MarketAxess Holdings Inc. (Nasdaq: MKTX), the operator of a leading electronic trading platform for U.S. and European high-grade corporate bonds, emerging markets bonds and other types of fixed-income securities, today announced the introduction of REXIQ™: Reducing Execution Costs, a new proprietary approach to analyzing trading costs in the fixed-income markets that has been developed by MarketAxess Research.
In highly liquid markets such as equities, a number of sophisticated approaches are widely accepted to measure the main components of trading costs – known as transaction cost analysis (TCA) – and thereby help support customers’ best execution requirements. REXIQ is the first formal methodology for measuring transaction costs in the less liquid corporate bond markets.
Seperately, new independent academic research from the University of California, Berkeley, shows that there are material reductions in trading costs for users of electronic trading tools that source liquidity from a greater number of counterparties*.
MarketAxess Research looked at the embedded costs of trading, consisting of the dealer mark-up plus any fee associated with executing the trade. It was therefore possible to determine the cost of execution by comparing the electronically executed trade to a ‘prevailing market price’ using corporate bond market data from FINRA’s TRACE.
For its initial analysis, MarketAxess took a sample of 900,000 TRACE-reported trades over a 24-month period from January 2009 through December 2010. From these, MarketAxess identified 150,000 trades for which it could establish a prevailing market price and for which it was able to compare electronic trades with a sufficient number of TRACE prints.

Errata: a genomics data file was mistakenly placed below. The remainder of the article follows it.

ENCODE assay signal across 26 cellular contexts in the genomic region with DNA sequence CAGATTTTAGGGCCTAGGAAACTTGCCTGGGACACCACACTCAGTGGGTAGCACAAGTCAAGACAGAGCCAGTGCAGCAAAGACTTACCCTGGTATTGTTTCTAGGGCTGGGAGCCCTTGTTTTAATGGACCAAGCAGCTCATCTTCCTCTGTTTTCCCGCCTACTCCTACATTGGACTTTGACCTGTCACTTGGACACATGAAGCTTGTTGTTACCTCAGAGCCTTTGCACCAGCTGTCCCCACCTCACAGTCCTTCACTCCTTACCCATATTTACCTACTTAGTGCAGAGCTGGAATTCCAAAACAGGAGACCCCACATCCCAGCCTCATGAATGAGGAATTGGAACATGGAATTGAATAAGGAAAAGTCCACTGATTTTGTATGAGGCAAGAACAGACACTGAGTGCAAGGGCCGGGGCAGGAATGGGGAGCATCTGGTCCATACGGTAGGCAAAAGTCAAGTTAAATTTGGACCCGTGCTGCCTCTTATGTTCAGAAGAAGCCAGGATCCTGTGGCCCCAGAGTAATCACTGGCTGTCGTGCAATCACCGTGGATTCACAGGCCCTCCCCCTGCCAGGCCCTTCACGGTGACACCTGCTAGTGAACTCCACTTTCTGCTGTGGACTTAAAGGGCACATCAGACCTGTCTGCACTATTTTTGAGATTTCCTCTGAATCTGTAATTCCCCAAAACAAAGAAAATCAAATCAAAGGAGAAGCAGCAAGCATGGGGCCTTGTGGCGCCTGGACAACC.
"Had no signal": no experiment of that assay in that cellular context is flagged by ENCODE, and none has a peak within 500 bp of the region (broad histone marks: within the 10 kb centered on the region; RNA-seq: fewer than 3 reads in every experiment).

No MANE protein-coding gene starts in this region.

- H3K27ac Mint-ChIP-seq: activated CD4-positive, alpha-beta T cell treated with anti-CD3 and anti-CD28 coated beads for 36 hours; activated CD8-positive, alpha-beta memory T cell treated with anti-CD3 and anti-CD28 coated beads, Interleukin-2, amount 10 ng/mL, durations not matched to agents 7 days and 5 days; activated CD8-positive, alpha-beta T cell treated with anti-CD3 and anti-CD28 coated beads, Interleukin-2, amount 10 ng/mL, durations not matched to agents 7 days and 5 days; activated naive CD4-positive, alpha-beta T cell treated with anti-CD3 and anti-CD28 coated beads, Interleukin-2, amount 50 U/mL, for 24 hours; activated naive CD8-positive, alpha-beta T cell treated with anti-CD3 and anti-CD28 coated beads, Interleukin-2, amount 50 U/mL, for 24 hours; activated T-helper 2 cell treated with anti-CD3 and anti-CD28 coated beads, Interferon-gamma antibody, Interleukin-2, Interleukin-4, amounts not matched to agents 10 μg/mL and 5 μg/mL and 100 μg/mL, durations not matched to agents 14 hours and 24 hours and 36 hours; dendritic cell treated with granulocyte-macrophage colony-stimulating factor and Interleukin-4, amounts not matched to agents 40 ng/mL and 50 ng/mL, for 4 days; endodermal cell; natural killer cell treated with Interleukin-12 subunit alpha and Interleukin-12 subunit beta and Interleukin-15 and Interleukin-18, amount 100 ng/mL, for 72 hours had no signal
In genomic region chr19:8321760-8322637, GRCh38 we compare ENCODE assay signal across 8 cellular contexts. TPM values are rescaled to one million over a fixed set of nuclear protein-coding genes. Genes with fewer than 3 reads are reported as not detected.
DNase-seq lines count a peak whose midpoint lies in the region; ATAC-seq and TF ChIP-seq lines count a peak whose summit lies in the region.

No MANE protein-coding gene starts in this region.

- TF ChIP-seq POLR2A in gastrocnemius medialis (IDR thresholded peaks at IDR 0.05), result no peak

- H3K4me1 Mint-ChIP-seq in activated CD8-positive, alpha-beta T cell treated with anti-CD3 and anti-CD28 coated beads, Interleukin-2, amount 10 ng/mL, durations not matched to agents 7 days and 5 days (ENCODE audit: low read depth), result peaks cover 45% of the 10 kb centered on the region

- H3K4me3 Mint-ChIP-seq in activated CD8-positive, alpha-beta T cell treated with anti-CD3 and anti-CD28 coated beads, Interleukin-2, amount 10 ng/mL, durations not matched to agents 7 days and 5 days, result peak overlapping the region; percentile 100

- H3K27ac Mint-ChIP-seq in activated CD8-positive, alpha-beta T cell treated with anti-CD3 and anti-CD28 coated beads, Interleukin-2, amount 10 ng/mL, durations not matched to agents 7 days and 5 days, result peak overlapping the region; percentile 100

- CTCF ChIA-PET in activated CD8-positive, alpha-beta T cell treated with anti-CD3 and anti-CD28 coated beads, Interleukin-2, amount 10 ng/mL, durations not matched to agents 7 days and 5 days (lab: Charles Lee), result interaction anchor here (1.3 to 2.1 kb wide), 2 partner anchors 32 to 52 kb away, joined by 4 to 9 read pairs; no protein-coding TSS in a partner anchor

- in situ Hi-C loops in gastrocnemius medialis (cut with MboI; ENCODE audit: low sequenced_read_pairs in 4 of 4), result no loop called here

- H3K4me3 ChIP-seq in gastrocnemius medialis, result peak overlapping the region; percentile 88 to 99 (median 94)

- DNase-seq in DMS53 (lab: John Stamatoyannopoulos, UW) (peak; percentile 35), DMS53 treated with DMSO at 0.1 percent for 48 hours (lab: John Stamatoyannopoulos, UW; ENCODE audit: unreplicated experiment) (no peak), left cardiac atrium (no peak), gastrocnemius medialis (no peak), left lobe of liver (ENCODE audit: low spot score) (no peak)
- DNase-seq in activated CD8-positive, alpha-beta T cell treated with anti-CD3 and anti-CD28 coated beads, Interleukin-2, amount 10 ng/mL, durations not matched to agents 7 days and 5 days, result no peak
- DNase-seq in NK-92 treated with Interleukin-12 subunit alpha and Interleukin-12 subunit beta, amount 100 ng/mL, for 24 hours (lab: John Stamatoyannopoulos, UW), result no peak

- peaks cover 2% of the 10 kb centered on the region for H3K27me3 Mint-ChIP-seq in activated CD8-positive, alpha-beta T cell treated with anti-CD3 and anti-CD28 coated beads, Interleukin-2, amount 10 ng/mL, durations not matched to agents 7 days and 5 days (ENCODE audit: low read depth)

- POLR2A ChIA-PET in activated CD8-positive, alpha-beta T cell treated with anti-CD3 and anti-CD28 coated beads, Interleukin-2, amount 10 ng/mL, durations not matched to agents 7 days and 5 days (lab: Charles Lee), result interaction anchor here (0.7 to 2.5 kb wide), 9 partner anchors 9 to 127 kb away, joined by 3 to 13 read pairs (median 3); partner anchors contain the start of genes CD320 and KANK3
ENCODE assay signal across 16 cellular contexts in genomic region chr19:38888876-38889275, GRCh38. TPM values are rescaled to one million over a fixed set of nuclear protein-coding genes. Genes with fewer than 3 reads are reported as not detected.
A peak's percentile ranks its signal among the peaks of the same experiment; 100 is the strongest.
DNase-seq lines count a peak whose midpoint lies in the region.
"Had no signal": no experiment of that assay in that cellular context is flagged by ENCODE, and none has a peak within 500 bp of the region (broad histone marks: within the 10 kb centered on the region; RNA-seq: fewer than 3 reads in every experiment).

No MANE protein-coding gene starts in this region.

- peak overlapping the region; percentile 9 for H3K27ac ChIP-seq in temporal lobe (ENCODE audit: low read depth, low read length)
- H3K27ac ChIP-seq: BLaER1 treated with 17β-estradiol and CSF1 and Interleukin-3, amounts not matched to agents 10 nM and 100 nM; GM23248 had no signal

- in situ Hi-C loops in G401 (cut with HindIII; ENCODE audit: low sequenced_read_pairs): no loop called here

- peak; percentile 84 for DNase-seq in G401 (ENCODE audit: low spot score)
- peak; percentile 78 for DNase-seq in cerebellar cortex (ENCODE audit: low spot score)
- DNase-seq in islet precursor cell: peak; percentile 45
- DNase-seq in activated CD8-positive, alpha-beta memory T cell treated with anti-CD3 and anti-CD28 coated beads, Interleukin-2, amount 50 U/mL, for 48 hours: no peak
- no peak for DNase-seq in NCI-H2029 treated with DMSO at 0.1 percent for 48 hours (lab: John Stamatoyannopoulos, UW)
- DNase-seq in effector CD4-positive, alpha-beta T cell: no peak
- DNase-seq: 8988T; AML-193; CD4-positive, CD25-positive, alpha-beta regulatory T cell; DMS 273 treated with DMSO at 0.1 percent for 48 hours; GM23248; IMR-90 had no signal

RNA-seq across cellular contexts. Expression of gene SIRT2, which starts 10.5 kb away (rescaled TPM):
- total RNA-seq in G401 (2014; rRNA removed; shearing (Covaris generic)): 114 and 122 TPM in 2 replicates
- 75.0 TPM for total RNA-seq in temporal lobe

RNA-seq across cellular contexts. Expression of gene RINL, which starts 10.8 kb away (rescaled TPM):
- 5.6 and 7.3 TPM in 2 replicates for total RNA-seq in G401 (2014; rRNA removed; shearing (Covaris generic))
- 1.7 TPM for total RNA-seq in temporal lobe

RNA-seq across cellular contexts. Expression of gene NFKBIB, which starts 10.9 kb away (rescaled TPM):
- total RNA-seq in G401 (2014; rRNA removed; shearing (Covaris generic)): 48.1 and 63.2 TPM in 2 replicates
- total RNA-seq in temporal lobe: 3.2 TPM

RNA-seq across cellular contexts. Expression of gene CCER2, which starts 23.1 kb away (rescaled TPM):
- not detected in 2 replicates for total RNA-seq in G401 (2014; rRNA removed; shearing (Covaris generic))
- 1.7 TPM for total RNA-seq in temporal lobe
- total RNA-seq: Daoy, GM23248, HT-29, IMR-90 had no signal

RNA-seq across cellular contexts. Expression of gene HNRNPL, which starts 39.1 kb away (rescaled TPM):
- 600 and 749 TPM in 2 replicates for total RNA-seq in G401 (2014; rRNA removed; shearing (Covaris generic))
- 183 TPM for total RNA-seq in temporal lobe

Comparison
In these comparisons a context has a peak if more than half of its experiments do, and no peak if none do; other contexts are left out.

MarketAxess’ research demonstrated the statistically and economically significant cost savings afforded to the end user by electronic trading across all trade size buckets and maturities in the fixed-income credit markets. MarketAxess was able to estimate, at a 95% confidence level, that the average cost savings of electronic execution for all trades during the period analyzed was 5.2 bps, compared to the calculated Volume Weighted Average Spread (VWAS).
Rick McVey, Chairman and CEO of MarketAxess, said: “Forthcoming regulatory changes are placing increased scrutiny on transparency of execution in the over-the-counter markets. Electronic trading helps address the stated goals of this regulation – to create more open, transparent and competitive OTC markets – and drive trading efficiencies. REXIQ can deliver insight into the corporate bond market to help fund managers meet fidicuary responsibilities. Our research validates the value of e-trading as a tool in achieving transaction cost savings and improved portfolio returns. Using this methodology, we are providing our institutional investor clients with regular, robust analysis of their execution costs to support their best execution requirements.”
Alex Sedgwick, Head of MarketAxess Research, said: “The advent of FINRA’s TRACE reporting combined with greater adoption of electronic trading for fixed-income has allowed us to develop an objective approach to examine trading costs in new and compelling ways. Using this data, MarketAxess Research developed the REXIQ methodology – a credible methodology for demonstrable transaction cost analysis, formalizing the value of fixed-income TCA in support of best execution.”
An academic paper written by Terrence Hendershott and Ananth Madhavan from the University of California, Berkeley arrives at similar conclusions. The authors note: “We highlight the value of competition among dealers and show that increased (auction) participation sharply reduces costs. To the extent that technology will continue to reduce search costs, these results support the view that even traditional bastions of over-the-counter trading will face strong competition from auction type markets. More practically, the results confirm the value to traders and investors from sourcing liquidity widely and using tools to optimally select a venue. We show that these gains are significant and can materially influence realized investment returns.”